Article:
Alongside the traditional keynote speeches and presentations, the electronica Medical Electronics Conference (eMEC) will also be opening up the stage to innovative formats of discussion to encourage interdisciplinary dialog:
- Podium discussions encourage the audience to get actively involved, providing the ideal platform for controversial but results-driven exchange.
- Open space discussions are in-depth discussions held in small groups. There is no script to follow and the process and results are left open to the very end.
- “Date a problem” is the name given to sessions where doctors and electronics engineers discuss problems at length at the venue and come up with solutions together.
- “Pros & cons” sessions involve two people going head-to-head in front of an audience. Who will have the strongest arguments? It’s down to the audience to decide by voting electronically.
Medical Electronics Forum—all things wearables
The focus of the Medical Electronics Forum (Hall C3, Stand 534 in the morning on November 16) is on wearables. After all, they are set to have a major impact on the health care sector and medical treatment. Once they are connected to the Internet, they enable doctors to monitor their patients’ health remotely and give constant care to chronically sick people. Older people will also be able to live independent lives in familiar surroundings for longer thanks to wearables. Plus, smart analysis of the data will allow for the health care system to be optimized even further.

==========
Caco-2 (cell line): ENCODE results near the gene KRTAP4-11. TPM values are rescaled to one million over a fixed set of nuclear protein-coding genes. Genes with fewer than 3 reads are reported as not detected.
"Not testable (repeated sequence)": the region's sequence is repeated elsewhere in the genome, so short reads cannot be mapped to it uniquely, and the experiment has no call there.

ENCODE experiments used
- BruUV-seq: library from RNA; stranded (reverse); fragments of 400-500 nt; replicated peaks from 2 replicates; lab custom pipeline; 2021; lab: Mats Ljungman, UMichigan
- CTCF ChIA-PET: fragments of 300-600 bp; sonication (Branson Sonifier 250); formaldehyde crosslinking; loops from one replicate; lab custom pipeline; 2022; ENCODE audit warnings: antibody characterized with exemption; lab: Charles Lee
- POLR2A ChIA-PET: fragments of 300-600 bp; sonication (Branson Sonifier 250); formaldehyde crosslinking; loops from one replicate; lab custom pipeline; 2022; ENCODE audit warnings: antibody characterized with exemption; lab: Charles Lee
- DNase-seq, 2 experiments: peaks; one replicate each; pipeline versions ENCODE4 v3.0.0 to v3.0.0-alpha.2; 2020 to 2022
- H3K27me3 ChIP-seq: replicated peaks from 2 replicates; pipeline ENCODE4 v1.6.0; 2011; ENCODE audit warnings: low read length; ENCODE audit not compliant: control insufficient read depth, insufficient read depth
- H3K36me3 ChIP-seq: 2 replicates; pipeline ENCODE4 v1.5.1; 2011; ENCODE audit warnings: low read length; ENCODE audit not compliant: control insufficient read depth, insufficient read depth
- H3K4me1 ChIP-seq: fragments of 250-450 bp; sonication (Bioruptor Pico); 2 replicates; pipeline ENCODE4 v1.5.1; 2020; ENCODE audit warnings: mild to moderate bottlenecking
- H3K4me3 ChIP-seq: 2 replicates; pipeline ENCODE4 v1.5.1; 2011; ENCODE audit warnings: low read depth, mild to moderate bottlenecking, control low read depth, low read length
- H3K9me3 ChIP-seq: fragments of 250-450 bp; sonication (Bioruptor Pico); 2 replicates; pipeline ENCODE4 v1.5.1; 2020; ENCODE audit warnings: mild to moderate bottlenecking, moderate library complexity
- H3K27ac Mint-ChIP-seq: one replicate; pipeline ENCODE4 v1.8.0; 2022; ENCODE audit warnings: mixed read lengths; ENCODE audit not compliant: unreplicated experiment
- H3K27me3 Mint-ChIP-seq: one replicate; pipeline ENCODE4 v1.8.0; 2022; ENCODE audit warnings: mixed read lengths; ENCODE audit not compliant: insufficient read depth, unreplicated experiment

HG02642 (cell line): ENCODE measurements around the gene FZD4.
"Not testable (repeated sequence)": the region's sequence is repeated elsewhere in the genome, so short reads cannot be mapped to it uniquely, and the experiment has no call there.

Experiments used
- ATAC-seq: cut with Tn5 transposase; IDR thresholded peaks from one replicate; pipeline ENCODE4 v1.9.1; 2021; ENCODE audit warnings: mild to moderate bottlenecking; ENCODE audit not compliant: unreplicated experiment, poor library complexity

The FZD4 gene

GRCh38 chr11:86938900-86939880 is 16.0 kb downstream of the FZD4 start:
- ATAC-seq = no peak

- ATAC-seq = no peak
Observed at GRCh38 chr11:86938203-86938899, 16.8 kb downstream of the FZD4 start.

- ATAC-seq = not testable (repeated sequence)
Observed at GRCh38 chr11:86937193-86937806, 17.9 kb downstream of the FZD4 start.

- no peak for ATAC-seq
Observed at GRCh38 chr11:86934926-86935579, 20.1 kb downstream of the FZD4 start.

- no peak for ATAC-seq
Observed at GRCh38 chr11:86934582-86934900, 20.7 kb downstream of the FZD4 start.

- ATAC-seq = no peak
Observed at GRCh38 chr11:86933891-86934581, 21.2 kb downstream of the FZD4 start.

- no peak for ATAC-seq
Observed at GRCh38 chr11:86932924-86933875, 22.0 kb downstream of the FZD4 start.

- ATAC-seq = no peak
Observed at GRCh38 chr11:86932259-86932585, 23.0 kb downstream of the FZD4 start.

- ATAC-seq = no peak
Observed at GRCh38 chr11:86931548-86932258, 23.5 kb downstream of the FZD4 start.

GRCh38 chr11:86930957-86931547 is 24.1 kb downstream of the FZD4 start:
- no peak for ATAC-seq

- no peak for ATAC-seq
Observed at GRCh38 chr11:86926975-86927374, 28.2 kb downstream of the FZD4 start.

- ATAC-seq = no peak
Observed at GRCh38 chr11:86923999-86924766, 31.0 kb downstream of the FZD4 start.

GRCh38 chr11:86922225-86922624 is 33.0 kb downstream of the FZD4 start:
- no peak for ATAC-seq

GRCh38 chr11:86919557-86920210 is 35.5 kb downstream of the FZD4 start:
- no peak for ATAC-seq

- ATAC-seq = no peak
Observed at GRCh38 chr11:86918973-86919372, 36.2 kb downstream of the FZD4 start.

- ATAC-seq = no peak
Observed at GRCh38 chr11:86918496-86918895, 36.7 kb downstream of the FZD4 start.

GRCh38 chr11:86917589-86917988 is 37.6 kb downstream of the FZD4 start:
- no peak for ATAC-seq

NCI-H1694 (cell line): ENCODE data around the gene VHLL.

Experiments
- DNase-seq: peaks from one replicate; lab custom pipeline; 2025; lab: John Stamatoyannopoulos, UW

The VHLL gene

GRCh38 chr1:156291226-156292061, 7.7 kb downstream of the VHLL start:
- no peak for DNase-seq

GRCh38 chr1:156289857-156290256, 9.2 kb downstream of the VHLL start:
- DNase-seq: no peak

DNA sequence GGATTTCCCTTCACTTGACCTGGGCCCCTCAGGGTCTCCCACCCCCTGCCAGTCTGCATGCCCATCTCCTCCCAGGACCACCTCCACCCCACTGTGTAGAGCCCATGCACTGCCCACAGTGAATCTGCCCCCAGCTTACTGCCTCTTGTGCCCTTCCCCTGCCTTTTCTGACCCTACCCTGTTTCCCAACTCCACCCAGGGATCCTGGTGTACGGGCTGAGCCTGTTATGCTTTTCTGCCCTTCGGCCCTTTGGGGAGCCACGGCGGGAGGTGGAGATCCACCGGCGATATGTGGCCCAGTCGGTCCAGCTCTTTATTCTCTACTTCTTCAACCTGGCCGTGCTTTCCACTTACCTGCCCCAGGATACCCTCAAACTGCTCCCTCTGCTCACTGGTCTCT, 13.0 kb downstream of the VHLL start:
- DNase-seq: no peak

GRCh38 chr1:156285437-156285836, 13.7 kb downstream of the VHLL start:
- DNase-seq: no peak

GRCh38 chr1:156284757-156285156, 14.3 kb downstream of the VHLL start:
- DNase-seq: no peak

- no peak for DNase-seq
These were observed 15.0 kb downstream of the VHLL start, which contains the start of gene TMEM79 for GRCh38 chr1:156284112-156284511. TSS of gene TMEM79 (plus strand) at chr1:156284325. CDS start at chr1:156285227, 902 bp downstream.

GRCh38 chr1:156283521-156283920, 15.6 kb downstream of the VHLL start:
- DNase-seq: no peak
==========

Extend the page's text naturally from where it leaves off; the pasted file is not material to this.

Medical electronics—the exhibitors
Medical products and services can mainly be found in the exhibition areas covering embedded systems, sensors, printed circuit boards and other bare circuit carriers, wireless technology, power supplies, and micro and nano systems.
MEMS market leader Bosch Sensortec (Hall C3, Stand 522) will be showcasing a range of sensors for wearable applications that constantly measure vital parameters.
Analog Devices (Hall C4, Stand 111) will have implantable MEMS inertial sensors on display that consume very little energy and can be used to monitor patients at an increased risk of having a fall, for example.
The world’s smallest differential pressure sensor from Sensirion (Hall B3, Stand 417) plays a crucial role in state-of-the-art treatment in smart inhalers.
Mektec (Hall B4, Stand 530) produces flexible printed circuit boards that are essential for medical devices. Made in clean rooms, they are extremely thin, lightweight, and durable.
Thanks to the microsensor system from Fraunhofer IMS (Hall C3, Stand 409), patients with glaucoma can measure their intraocular pressure and temperature via an implanted sensor without the need for any contact to be made.
The Heinz Nixdorf Chair of Biomedical Electronics (Hall B5, Stand 450) is the first port of call for the development of customized solutions in telemedicine, as well as for lab-on-a-chip devices.
The Hahn Schickard Association (Hall A1, Stand 443) has developed a high-tech screwdriver with built-in sensors for the medical process of distraction osteogenesis, allowing patients to adjust settings themselves.